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Monday, June 25, 2007 | The building at the center of the Sunroad fiasco is basically like a giant Erector Set — a towering edifice of glass and concrete with a simple skeletal steel cage at its center. That’s how two different structural engineers described the 12-story structure with the well-catalogued height problem.
But dismantling and reassembling the building so that it fits within the Federal Aviation Administration’s 160-foot height limit would be more complicated than undoing a few screws and adjusting a few beams. The solutions for fixing Sunroad’s big problem range from knocking the building down and starting again to propping up the roof while workers chop out a portion of the structure’s torso.
Twenty Feet of Trouble
“I’ve never heard of doing this before,” said Christopher Kamp, president of the Structural Engineers Association of San Diego. “I’ve heard of adding on top. Usually you don’t reduce square footage.”
The prospect of reducing the building from its current stature of 180 feet — a height that has led to its labeling as a hazard by the FAA — gained more attention last week when Mayor Jerry Sanders joined City Attorney Mike Aguirre in demanding that Sunroad alter its structure. But doing so would involve a forest of expensive complications. Those complications have been made more serious because the company has been allowed to continue to work on the building.
Thus, the only fundamental way to solve the Sunroad’s problem is to rip the building down and start again, said Brian Paul, president and CEO of BPA architects, which designed the structure.
But other architects and structural engineers disagree. Mike Stepner, a former city planning director and professor of architecture, said taking the building down to the ground is a drastic solution. Other solutions are not simple and not cheap, however, Stepner cautioned.
Because the building is designed to be a certain height, everything from the elevator towers to the circulation shafts have been tailored to that design, Stepner said.
“When you start slicing it off, all that mechanical equipment and technical stuff on the upper floors has to be brought down to where the new height limit is,” he said.
One major complication for Sunroad and its construction company, Swinerton Inc., is that the top three floors of the building in question look markedly different than the rest of the building. Therefore, in order to maintain some semblance of the tower’s design, the height would have to be taken out of the building somewhere in the lower nine floors.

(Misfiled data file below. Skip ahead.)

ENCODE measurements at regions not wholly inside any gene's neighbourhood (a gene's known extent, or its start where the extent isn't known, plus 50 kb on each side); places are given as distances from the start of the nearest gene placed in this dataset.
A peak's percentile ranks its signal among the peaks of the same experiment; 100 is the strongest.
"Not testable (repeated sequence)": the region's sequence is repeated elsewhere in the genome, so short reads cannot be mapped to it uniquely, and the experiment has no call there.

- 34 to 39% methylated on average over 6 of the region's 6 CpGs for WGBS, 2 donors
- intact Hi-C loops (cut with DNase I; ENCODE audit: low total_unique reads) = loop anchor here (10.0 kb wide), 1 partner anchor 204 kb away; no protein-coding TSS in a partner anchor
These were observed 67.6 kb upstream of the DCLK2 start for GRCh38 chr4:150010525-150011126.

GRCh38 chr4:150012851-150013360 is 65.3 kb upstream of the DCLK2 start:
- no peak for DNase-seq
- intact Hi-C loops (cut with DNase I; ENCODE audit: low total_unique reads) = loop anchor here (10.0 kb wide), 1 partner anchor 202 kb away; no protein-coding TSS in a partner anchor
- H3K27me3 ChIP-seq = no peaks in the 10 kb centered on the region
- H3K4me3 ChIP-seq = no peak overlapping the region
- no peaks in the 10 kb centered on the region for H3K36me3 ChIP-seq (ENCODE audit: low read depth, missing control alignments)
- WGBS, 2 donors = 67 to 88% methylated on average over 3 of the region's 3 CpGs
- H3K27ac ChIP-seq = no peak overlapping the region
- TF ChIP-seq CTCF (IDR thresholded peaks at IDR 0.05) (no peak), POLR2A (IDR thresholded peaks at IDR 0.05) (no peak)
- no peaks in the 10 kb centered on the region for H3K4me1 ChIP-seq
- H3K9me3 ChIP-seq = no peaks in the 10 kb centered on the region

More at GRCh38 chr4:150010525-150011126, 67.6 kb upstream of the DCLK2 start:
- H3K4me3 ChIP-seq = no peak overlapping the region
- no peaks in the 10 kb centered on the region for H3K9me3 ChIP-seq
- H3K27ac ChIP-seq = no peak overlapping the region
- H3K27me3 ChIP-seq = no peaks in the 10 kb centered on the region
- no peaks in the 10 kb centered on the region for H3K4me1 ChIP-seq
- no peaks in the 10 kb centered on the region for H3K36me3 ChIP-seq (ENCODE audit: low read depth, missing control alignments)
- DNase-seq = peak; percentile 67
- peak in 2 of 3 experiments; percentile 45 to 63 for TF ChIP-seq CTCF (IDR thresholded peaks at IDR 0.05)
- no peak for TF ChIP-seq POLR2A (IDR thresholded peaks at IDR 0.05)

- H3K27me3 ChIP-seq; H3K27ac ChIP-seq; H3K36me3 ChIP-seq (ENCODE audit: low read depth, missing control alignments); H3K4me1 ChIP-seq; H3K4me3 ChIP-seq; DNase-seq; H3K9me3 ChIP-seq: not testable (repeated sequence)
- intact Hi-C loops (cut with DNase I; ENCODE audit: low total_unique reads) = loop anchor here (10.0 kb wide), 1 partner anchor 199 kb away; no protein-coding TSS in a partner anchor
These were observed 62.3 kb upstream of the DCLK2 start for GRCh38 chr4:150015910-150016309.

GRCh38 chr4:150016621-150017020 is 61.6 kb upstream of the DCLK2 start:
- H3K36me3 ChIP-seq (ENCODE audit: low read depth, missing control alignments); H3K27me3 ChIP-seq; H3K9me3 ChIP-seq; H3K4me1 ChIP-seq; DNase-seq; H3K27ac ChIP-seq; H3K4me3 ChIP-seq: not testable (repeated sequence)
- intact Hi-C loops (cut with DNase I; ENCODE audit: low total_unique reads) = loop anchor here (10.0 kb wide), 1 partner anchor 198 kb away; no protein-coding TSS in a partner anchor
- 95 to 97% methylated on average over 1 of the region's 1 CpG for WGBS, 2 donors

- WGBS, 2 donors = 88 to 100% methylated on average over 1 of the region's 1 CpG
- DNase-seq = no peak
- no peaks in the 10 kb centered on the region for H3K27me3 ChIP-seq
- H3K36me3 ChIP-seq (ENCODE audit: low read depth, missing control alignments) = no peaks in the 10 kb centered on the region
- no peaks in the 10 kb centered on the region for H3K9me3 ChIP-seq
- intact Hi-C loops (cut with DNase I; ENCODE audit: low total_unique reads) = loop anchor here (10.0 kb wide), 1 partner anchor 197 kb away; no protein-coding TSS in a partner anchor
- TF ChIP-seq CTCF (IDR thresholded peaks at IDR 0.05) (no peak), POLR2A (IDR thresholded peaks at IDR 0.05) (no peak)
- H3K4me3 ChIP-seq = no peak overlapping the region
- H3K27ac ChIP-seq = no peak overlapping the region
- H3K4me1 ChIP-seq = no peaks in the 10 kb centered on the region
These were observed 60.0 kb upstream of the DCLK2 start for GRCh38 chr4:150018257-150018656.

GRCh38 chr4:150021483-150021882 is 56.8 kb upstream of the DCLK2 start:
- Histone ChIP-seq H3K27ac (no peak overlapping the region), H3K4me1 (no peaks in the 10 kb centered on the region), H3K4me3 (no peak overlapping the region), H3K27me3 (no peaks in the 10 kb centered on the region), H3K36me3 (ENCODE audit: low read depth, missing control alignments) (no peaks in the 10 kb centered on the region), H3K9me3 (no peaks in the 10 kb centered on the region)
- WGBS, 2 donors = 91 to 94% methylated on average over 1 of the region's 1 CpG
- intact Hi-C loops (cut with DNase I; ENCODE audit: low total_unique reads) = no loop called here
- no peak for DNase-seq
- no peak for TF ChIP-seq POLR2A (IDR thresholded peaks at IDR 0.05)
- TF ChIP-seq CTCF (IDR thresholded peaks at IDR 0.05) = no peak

That’s no easy feat, according to Swinerton’s Tom Shannon, senior superintendent of the Sunroad project.
“An analogy I like to use is what if they wanted to make you five inches shorter,” Shannon said at an on-site interview Friday. “How are they going to do it? Where’s it going to come from?”
Paul Baio, business development manager at Swinerton, said one idea that has been floated would involve supporting the building’s roof with jacks while workers cut out and dismantled two of the lower floors. The roof would then be lowered back down onto the remaining floors.
Baio said that scheme would not affect the structural integrity of the building in any way, but that it would be difficult and expensive. Removing lower levels of the building would maintain the architectural integrity of the project, however, Baio said.
Another problem: The exterior of the building is all but finished.
When the city issued its initial stop-work order in November 2006, parts of the building were open to the elements. A month later, Tom Story, Sunroad’s vice president of development, sent a city inspector a letter requesting that the stop-work order be modified to allow the company to do work that would “make the roof waterproof.”
The city’s head of development services, Marcela Escobar-Eck, sent Story a letter allowing Sunroad to carry on with limited work at the building “in the interest of saving the structure from damage which could be caused by weather.”
Fred Sainz, spokesman for Sanders, said Sunroad clearly went over and above the work that the city permitted. The city’s intention was to allow the company to weather-proof its investment to protect it from damage, Sainz said, but Sunroad took it much further.
“Shame on us for allowing that to happen,” Sainz said.
Now, most of the building’s protective coat, or “cladding,” is in place. Almost the entire building is encased in glass, including the top three floors. That means there would be more work for Sunroad to do should the company have to lower the tower’s height.
“It’s not just the bones — it’s not just the steel that’s up there right now — they have to reevaluate and redesign the whole exterior cladding system, all the glazing,” Kamp said.
The top floor of office towers also typically houses the bulk of the machinery needed to keep the building’s air conditioning, elevators and other amenities running. Sunroad and Swinerton employees would not divulge how far along workmen are in installing that equipment.
Sanders’ stance on the Sunroad issue has evolved over many months. His office initially dismissed a lawsuit by Aguirre seeking the removal of the 20 feet as a poor message to send to the development community. Earlier this month, Sanders embraced Aguirre’s lawsuit.
Last week, he changed his rhetoric further and began to give the company stark warnings, including the issuance of a restoration order that told Sunroad to bring the building back down to 160 feet.
Sainz said the mayor has no real interest in how Sunroad goes about lowering its building or the problems the company faces in doing so.
“I suggest that they start taking the chainsaw and the blowtorch to it,” Sainz said.